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Shakespeares, The Tempest is based around a key a idea of reuniting family through what may appear to the characters as bizarre coincidence, but in fact is the outcome of witchcraft/magic.

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Shakespeare's, "The Tempest" is based around a key a idea of reuniting family through what may appear to the characters as bizarre coincidence, but in fact is the outcome of witchcraft/magic. It is widely thought the main character (Prospero) is a transformation of the famous writer himself, William Shakespeare, as Prospero pursues his studies over his people and also is very fond of his daughter. We are first introduced to Prospero in Act I Scene II where we see his daughter Miranda questioning him about the shipwreck, here Shakespeare uses conversation as a tool to build up our first impressions of Prospero and to explain his past. My first impression is that he is quite self-centred as he tries to portray himself as a great character and role model to Miranda as is all his actions are for her benefit, "No harm. I have done nothing but in care of thee," This could also be interpreted as the role of a loving father but then Prospero goes on to tell her about her past which he has kept from her for twelve years, is this so loving? Prospero may well have been attempting to protect his daughter, or it may appear to the audience that he was purposely withholding information from her just to ensure that his plan went ahead accordingly. ...read more.


As readers we can see that this is quite hypocritical as Prospero rescued Ariel from one life of slavery and plunged him straight into another, "Dost thou forget From what torment I did free thee?" Prospero's treatment of Ariel varies as one minute he's referring to him as "malignant thing" and then the next, "My quaint Ariel," so again Prospero could be perceived as being contradictory. In Act II Scene I the idea of Prospero as a god is further progressed, when he tests Sebastian and Antonio through Ariel by providing them with the chance to kill Alonso and Gonzalo, here we see Shakespeare using similar temptation as in Macbeth. When Prospero commands Ariel to awaken the victims Shakespeare lightens the mood by putting in a witty song, written in rhyme. Although it may appear that Sebastian and Antonio are in control, we as the audience know that Prospero is the real force behind it all, testing them to a certain extent and then stopping. If we look now to Prospero's treatment of Caliban, we see that even though he is in the same position as Ariel, Caliban reacts very differently to his situation. Caliban believes that every bad thing that happens to him is down to Prospero. As an audience we can justify that Prospero is in fact innocent with regards to the pinching, scaring, annoying, misleading, chattering, biting and hissing, and we may begin to see how Shakespeare uses Caliban to show us that Prospero isn't to blame all the time. ...read more.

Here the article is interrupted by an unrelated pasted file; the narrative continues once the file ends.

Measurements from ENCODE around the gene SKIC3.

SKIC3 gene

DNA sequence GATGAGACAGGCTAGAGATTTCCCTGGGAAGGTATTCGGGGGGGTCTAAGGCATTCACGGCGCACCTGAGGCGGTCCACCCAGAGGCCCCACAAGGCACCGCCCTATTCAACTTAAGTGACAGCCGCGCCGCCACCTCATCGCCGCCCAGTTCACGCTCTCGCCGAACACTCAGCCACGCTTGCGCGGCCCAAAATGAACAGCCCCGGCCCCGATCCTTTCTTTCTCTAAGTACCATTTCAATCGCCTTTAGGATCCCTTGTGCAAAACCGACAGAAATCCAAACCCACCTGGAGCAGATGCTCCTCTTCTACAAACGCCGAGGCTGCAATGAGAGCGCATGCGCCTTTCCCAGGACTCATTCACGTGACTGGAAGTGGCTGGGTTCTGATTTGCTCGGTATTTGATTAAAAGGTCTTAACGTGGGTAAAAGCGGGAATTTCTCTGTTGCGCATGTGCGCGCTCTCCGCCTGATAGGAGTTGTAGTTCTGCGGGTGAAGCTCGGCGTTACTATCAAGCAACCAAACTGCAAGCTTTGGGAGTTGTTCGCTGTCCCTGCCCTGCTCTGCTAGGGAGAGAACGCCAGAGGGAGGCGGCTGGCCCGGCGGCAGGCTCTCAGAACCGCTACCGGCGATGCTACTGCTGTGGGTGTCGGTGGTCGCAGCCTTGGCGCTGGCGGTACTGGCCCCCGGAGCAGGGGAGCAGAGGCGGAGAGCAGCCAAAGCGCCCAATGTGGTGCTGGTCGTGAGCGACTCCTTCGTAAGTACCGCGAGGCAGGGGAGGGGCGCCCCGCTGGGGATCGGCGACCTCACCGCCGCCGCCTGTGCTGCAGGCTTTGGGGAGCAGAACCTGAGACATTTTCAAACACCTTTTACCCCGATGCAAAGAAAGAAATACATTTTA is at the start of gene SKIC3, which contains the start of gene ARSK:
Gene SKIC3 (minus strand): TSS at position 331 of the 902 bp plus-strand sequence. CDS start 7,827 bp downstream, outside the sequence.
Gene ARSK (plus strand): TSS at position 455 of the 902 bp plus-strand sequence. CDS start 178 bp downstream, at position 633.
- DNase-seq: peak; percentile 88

Throughout Act IV the image of Prospero as a playwright/director is built up increasingly, he makes it clear that the fun and games are over now, it was just like a game of chess to him with the King being cornered. In line 184, Prospero again is quite contradictory when he calls Ariel, "my bird" as the "my" could either be taken as possessive again or affectionate but then birds are closely associated with freedom but also captivity. When Prospero enters in magic robes in Act V Scene I, he is carrying a staff which of course is commonly used in the bible, both to symbolise power but also to smite things. In line 52 he requests heavenly music, Gonzalo is also described as religious similar to Banquo and King Duncan, i.e. Shakespeare's "good" characters are all religious. At the end when we see Prospero set Ariel free, we see Prospero being presented as loving again, as he kept his promise and we can see that he was being truthful all along about trying to resolve everything. The common theme of Prospero as a god is more definite as he decides what is to be done and has the final words as they leave his domain, his epilogue is quite powerful in the sense that he has had victory over the situation, everything is as he had planned and now he can resume normal life. How does Shakespeare present Prospero in The Tempest? Erin Morrison 133 ...read more.

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